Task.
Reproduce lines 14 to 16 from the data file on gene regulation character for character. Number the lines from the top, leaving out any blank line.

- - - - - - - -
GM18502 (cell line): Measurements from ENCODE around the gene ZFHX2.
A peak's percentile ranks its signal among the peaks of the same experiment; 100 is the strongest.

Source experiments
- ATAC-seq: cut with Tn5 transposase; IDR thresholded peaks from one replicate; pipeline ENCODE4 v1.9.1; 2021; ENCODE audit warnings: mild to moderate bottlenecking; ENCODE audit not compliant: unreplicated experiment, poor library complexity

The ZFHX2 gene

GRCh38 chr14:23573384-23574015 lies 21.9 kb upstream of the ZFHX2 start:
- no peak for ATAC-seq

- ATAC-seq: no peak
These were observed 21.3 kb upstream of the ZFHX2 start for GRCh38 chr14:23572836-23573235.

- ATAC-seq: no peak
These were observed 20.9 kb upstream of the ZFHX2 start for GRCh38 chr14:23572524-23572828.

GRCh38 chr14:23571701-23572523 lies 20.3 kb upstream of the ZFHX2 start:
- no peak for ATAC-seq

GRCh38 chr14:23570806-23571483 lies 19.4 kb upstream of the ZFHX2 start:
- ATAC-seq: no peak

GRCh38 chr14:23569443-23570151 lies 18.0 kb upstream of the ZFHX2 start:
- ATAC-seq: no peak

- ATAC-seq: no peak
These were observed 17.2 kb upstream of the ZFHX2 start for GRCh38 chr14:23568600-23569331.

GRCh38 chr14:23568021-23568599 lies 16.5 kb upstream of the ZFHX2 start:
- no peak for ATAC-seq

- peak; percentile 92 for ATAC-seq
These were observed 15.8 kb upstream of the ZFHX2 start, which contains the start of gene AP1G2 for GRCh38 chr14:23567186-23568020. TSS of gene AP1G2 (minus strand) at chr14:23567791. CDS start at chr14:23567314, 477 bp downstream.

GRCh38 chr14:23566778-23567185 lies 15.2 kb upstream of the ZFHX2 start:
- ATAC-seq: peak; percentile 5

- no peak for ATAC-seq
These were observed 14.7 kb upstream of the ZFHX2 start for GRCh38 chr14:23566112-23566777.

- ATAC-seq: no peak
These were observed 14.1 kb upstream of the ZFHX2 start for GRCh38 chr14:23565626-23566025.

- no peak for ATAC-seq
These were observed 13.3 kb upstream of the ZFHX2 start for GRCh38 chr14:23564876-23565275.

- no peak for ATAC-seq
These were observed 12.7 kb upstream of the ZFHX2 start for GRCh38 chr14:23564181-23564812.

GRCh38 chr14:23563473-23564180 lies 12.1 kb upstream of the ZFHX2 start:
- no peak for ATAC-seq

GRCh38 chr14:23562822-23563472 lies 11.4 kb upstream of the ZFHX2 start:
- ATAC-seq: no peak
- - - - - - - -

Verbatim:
GRCh38 chr14:23570806-23571483 lies 19.4 kb upstream of the ZFHX2 start:
- ATAC-seq: no peak

GRCh38 chr14:23569443-23570151 lies 18.0 kb upstream of the ZFHX2 start: